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IRAQ -- Government officials and representatives from Iraq's Ministry of Municipalities and Public Works cut the ribbon at a ceremony celebrating the facility's completion.

IRAQ -- Government officials and representatives from Iraq's Ministry of Municipalities and Public Works cut the ribbon at a ceremony celebrating the facility's completion. (Photo by Karla Marshall)

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IRAQ -- The U.S. Army Corps of Engineers completed the backbone of the treatment system that serves about 70,000 residents and has built-in capacity for the Iraqi government to expand and connect tens of thousands more.

IRAQ -- The U.S. Army Corps of Engineers completed the backbone of the treatment system that serves about 70,000 residents and has built-in capacity for the Iraqi government to expand and connect tens of thousands more. (Photo by Erickson Barnes)

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IRAQ -- With help from the U.S. State Department, the Government of Iraq awarded a $67 million contract for the design and construction work necessary for the expansion of the system throughout the entire city of Fallujah.

IRAQ -- With help from the U.S. State Department, the Government of Iraq awarded a $67 million contract for the design and construction work necessary for the expansion of the system throughout the entire city of Fallujah. (Photo by Karla Marshall)

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Posted 1/31/2012

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By Erickson Barnes
Middle East District


WINCHESTER, Va. -- The U.S. Army Corps of Engineers' Middle East District, in conjunction with Iraq's Ministry of Municipalities and Public Works, recently oversaw the completion of a new wastewater collection and treatment system for the city of Fallujah in Iraq's Al-Anbar Governate.

Located approximately 70 kilometers west of Baghdad on the banks of the Euphrates River, Plant Fallujah, and the entire wastewater treatment system, serves not only as a reminder of how difficult it can be to build in a warzone, but also how important infrastructure projects are in the country. It took longer and cost more than anyone anticipated when it began in June 2004, according to Gary Clardy, MED's project manager in Iraq. In the end, however, it still achieved the goal of improving quality of life for thousands of Fallujah residents.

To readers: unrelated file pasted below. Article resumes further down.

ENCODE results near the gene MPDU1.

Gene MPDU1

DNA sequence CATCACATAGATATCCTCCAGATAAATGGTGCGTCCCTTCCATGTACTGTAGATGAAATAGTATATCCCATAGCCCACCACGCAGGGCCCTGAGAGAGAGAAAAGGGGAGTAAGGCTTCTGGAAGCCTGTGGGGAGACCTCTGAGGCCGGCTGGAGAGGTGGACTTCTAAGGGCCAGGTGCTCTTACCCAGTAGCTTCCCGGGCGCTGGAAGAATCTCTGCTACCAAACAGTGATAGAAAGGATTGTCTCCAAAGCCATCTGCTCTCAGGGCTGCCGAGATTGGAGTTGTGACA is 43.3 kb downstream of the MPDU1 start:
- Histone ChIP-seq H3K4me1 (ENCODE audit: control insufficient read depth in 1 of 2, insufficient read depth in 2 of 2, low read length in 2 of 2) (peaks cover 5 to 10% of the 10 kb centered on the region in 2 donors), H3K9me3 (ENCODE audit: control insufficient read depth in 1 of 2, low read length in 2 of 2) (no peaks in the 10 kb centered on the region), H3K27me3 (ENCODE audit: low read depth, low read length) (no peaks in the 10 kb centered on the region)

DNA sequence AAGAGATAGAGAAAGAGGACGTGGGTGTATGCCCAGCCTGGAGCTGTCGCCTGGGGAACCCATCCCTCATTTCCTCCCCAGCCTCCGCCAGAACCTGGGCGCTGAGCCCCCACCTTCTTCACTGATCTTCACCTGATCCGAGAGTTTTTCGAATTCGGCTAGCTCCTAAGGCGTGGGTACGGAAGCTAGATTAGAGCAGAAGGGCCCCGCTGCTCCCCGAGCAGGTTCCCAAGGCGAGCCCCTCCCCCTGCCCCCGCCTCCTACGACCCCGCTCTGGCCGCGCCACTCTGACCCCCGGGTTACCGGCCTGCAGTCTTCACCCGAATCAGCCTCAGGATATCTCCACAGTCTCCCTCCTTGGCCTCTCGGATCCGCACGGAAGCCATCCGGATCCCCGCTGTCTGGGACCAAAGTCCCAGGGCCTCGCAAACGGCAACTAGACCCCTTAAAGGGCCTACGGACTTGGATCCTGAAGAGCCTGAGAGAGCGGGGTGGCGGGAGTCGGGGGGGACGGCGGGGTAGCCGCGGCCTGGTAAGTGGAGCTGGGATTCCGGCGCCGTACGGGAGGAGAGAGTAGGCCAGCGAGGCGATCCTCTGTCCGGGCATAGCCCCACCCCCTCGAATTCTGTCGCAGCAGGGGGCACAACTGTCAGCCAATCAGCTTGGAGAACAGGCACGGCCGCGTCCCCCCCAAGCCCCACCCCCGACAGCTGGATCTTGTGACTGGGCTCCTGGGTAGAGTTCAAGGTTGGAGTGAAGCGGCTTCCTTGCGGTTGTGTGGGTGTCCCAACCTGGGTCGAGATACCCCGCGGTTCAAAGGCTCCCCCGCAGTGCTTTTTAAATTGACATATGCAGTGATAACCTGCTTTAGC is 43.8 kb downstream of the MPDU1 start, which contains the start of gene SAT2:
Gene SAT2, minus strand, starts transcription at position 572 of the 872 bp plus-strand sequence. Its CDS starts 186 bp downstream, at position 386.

Initiated through a partnership between U.S. Forces-Iraq and Department of State early in the conflict, the wastewater treatment system was one of the largest and most expensive construction projects in Iraq, according to a recent report by the Office of the Special Inspector General for Iraq Reconstruction (SIGIR). At the time, Fallujah did not have a comprehensive sewage system, and Government of Iraq officials requested assistance in building one. It was part of a broad strategy to improve the country's infrastructure, which was generally in poor condition from decades of neglect.

Following seven years of work, the backbone of that treatment system is now in place. It can serve approximately 70,000 residents, and has the built-in capacity to expand and connect up to 200,000 total residents. The Iraqi government has taken over day-to-day operation of the system and has committed to completing the remaining portions of the work, even signing Iraqi-funded contracts recently to ensure the system is finished. According to Clardy, U.S.-funded grants were issued to help the Iraqis connect the initial 9,000 homes, and about 6,000 are currently hooked into the system. "More are being connected every day," he said.

"We are extremely happy to see the Iraqis have taken on the challenge to complete the work," added Lt. Col. Anthony Mitchell, commander of MED's Iraq Area Office in Baghdad.